• Samuel, Appreciate your reading my blog! Always appreciate hearing from other Texas builders too! The short answer to your question is YES. I think that the ERV is the easiest and best way to bring in fresh air. It’s a balanced method for fresh air, and it recovers some of the heat in the winter and rejects some of the moisture coming in during the hot/humid months. Regarding the Dehum, I think that a stand-alone dehumidifier is essential with ANY HVAC system installed. I’m a fan of Ultra-Aire equipment and I use these in all the house I build. I think that Dehum’s are a missing component that’s never talked about by Texas HVAC contractors. My hope is that my blog will add Dehum’s to the conversation. Ultimately they will save money by allow you to keep your T-stat set a few degrees higher, and your house will be much more comfortable. It’s a win-win.
      Best, Matt

  • Matt,

    I’m happy to see that you’re installing an SD12. I live in Dallas and am in the middle of a major DIY remodel which has including foaming in the roof of my 1973 home. I’m very interested in the SD12 as it seems like a great option to extend the spring and fall weeks without running the A/C. It strikes me that the combination of some sensible cooling (versus heating with an all in one Dehumidifier) and a sealed attic home would be excellent.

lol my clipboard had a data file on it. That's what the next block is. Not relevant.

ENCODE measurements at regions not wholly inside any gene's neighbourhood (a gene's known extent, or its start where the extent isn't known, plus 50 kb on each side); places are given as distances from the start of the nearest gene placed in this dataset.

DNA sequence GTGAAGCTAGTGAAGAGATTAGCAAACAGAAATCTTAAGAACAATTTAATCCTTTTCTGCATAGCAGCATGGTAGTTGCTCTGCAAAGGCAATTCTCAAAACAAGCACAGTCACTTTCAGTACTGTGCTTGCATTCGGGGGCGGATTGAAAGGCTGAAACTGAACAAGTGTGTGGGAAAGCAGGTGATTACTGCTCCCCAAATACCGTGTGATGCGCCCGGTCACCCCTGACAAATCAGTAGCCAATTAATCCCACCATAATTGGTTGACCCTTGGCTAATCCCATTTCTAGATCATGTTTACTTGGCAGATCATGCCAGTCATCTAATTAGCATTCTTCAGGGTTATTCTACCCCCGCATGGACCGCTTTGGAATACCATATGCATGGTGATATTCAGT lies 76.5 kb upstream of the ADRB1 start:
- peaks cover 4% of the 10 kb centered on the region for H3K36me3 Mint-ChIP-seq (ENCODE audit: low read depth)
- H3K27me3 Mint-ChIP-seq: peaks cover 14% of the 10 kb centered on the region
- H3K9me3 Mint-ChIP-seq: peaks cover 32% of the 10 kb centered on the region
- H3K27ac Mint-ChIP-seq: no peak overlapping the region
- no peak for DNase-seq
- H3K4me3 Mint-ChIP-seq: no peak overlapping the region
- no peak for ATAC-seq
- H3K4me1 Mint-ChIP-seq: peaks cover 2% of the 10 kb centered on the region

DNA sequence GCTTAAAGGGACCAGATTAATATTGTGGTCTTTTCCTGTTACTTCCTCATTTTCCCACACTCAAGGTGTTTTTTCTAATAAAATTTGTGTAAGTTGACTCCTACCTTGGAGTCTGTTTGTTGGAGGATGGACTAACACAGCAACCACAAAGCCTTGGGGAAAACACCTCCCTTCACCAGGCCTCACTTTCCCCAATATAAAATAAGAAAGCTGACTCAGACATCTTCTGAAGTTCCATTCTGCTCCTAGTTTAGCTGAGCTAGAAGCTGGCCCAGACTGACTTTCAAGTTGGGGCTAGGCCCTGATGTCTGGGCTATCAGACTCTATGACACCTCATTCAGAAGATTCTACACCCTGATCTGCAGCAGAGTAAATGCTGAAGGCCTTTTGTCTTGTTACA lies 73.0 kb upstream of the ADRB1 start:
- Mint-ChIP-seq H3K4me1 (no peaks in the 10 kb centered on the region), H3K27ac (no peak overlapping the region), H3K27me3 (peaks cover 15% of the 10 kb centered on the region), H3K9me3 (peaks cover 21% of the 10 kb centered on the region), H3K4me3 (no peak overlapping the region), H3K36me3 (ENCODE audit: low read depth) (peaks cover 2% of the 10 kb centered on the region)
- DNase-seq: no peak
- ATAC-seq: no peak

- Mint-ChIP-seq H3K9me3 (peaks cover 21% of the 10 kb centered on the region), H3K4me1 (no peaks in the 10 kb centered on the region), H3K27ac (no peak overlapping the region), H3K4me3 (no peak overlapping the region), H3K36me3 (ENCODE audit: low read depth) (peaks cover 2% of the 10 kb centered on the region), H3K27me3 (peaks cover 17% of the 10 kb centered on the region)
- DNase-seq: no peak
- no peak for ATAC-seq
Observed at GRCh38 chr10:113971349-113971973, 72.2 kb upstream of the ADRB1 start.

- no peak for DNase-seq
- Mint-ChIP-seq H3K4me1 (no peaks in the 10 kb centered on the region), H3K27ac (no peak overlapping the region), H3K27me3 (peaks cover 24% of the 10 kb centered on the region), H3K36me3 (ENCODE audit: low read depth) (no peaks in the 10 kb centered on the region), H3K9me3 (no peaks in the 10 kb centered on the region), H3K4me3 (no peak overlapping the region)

I also like the fact that UltraAire include an outside air intake which (I believe–correct me if I’m wrong) is controllable via the humidistat to act as the home’s ventilation / make-up air requirement. My thought is to install the SD12 instead of an ERV for the main house (I already have the Panasonic ERV that you have reviewed in an upstairs room addition) and run the outside air intake on a periodic schedule for ventilation as well as interlocked with my exhaust (house and cooking exhaust fans) devices for my make-up air. Any thoughts?